See the long-term effect multiple fees can have on your final super balance

Patrick

For years, Patrick thought paying $5 a month in super admin fees on four accounts – or $20 – wasn’t worth worrying about. Consolidating his super into one account when all he’d be saving was the same as about four cups of coffee a month seemed unnecessary.

Audrey

Audrey kept to one super fund and paid 
$5 a month in admin fees in total.

Ten years on, the difference Patrick’s multiple admin fees made to his final balance is very clear.

 

10 years ago

Patrick

Audrey

Funds 4 1

Super balance

Fees^

$180,689

$480

$180,689

$160

^ Annual administration and insurance fees
 

Today

   
Super balance before fees $323,258 $323,258

Fees (Incl. lost compound earning)

Final balance

$32,652

$290,606

$24,662

$298,596

Audrey’s final balance is $7,990 more than Patrick
 

Before you consolidate your super

Before you consider consolidating your super, weigh up the benefits and features of your other super funds against your chosen super account and compare the fees of your fund(s). Don’t forget your insurance and make sure that your chosen super will provide you with the appropriate cover to replace any cancellation of insurance cover that will occur by consolidating your account(s). In addition, if you made personal contributions and intend to claim a tax deduction, ensure the 'Notice of intent to claim or vary a deduction for personal super contributions' is received and actioned by the existing super fund before you consolidate your accounts.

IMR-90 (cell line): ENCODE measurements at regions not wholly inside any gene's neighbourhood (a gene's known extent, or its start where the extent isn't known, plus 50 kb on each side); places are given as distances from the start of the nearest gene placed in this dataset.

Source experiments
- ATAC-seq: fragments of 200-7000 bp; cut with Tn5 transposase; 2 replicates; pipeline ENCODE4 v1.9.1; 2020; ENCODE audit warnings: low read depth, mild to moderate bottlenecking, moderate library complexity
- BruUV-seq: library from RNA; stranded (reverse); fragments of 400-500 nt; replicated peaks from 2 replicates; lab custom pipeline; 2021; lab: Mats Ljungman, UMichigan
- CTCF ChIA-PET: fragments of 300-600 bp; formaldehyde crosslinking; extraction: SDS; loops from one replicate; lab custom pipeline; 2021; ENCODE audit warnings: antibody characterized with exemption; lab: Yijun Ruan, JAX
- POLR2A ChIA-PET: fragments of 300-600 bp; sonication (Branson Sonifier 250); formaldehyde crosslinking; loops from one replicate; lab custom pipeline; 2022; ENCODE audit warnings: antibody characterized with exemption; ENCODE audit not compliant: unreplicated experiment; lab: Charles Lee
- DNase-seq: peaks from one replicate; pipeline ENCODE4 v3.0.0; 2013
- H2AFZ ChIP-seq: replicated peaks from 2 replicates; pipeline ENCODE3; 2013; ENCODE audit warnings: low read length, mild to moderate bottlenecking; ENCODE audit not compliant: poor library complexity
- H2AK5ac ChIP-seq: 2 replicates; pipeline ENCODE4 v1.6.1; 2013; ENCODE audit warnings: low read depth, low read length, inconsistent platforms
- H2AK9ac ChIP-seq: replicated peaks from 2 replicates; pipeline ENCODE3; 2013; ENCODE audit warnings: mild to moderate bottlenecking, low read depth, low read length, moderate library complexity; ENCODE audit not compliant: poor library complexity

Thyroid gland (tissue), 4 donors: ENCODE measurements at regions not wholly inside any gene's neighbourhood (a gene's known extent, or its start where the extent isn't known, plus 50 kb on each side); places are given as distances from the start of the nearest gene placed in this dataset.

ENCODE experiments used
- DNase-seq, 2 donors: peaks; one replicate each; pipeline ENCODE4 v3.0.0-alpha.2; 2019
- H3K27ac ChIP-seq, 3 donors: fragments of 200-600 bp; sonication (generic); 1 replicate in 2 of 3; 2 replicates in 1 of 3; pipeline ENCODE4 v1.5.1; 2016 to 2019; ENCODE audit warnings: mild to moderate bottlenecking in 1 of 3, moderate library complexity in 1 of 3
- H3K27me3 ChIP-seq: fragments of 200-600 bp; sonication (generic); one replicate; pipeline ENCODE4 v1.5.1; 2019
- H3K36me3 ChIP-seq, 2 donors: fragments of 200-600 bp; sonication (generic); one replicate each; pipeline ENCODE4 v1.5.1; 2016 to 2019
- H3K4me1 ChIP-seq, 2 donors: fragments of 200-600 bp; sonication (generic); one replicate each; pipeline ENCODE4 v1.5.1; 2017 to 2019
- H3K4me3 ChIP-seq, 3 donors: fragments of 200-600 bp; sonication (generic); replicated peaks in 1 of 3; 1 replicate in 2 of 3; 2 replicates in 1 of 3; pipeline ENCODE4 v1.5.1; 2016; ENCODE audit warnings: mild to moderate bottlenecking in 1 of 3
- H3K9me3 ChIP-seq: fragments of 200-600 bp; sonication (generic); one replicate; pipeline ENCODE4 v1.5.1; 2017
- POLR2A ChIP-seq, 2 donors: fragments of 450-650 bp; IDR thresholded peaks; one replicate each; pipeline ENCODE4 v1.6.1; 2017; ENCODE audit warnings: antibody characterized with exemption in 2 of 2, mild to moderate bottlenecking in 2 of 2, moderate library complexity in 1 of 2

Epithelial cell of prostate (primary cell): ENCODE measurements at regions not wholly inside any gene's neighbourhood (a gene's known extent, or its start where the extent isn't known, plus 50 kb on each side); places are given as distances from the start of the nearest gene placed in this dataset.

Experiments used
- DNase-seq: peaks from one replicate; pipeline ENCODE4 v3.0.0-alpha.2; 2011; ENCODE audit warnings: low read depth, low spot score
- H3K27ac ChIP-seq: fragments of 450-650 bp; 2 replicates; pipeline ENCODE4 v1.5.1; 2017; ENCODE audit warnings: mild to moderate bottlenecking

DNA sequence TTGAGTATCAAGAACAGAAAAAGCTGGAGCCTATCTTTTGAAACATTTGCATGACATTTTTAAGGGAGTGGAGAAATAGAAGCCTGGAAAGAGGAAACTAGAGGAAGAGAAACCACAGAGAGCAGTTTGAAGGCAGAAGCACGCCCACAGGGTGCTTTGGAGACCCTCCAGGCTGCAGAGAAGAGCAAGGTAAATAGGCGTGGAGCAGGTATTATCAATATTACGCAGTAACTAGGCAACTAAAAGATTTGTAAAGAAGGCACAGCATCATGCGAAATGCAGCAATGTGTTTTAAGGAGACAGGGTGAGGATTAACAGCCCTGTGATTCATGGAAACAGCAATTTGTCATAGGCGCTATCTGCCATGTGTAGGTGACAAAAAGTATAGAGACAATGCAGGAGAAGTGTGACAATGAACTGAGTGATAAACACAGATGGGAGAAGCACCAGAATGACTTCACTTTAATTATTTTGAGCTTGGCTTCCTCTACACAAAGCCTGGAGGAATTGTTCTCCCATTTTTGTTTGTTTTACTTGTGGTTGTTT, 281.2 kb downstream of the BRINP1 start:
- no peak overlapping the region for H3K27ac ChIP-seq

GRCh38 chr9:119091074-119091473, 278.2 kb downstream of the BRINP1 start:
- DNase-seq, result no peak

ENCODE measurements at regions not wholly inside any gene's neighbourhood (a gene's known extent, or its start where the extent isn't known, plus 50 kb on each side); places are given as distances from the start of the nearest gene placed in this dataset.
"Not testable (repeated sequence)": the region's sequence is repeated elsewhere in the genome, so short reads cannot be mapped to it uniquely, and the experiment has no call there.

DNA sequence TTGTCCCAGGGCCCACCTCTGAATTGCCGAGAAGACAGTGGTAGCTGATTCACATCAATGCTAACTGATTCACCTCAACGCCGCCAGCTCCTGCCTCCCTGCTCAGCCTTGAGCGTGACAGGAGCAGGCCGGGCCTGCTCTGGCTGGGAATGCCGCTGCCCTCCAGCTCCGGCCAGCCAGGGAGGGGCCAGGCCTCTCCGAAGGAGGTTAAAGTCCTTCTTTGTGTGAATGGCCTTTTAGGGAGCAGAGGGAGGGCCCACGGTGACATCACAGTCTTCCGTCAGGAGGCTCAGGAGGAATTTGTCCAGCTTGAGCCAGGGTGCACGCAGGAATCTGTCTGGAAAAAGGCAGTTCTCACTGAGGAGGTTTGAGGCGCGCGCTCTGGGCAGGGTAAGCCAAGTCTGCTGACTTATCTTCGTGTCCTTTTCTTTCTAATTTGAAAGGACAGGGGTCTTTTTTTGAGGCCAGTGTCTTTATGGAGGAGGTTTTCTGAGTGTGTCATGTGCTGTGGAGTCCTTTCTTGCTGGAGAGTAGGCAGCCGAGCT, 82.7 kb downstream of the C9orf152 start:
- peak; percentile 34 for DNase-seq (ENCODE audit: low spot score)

We also have a few handy tools

Retirement forecaster

Budget calculator

Small change, big savings

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What next?

How can I grow my super?

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Contribute to your spouse's super

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Catch up on your super

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Related products and services

Easy to manage pension

Plum Pension

Easy to manage

Plum Personal Plan
 

Important information

The examples above are for illustrative purposes only and are not an estimate or guarantee of your account. Neither Audrey nor Patrick is an actual customer of Plum.

  • A few things to think about before you consolidate your super:
  • Weigh up the benefits and features of your other super funds against your chosen super account.
  • Compare the fees of your fund(s).
  • Don’t forget your insurance and make sure that your chosen super account will provide you with the appropriate cover to replace any cancellation of insurance cover that may occur by consolidating your account(s). Appropriate insurance can include level and types of cover as well as policy terms and cost.
  • Check the tax implications and see if your tax and preservation components will be affected. Speak to your financial adviser for further information.

If you intend to claim a tax deduction for certain personal contributions made into your other fund, ensure your ‘Notice of intent to claim a deduction for personal contributions’ is made and is acknowledged by that fund before consolidation occurs. For more information, visit ato.gov.au.

The example assumes both Audrey and Patrick’s current age is 55 and they’ll retire at 65. It’s assumed that both Audrey and Patrick’s income is $80,000 and the starting balance for Audrey and Patrick is $180,689. Audrey has one account with the full balance of $180,689 and Patrick has four super accounts with a balance of $45,172.25 per account. Their super guarantee (SG) is 9.5%. It’s assumed that Patrick has one super account with 100% SG contributions, while the other three super funds have zero SG contributions. Neither Audrey nor Patrick is currently making any additional contributions to their super account. Their administration cost is $60 per year and their indirect cost ratio is 0.45% and has a balance investment option. Their investment return is 4.8%. Investment fee is 0.5%. CPI inflation is 2.0% each year.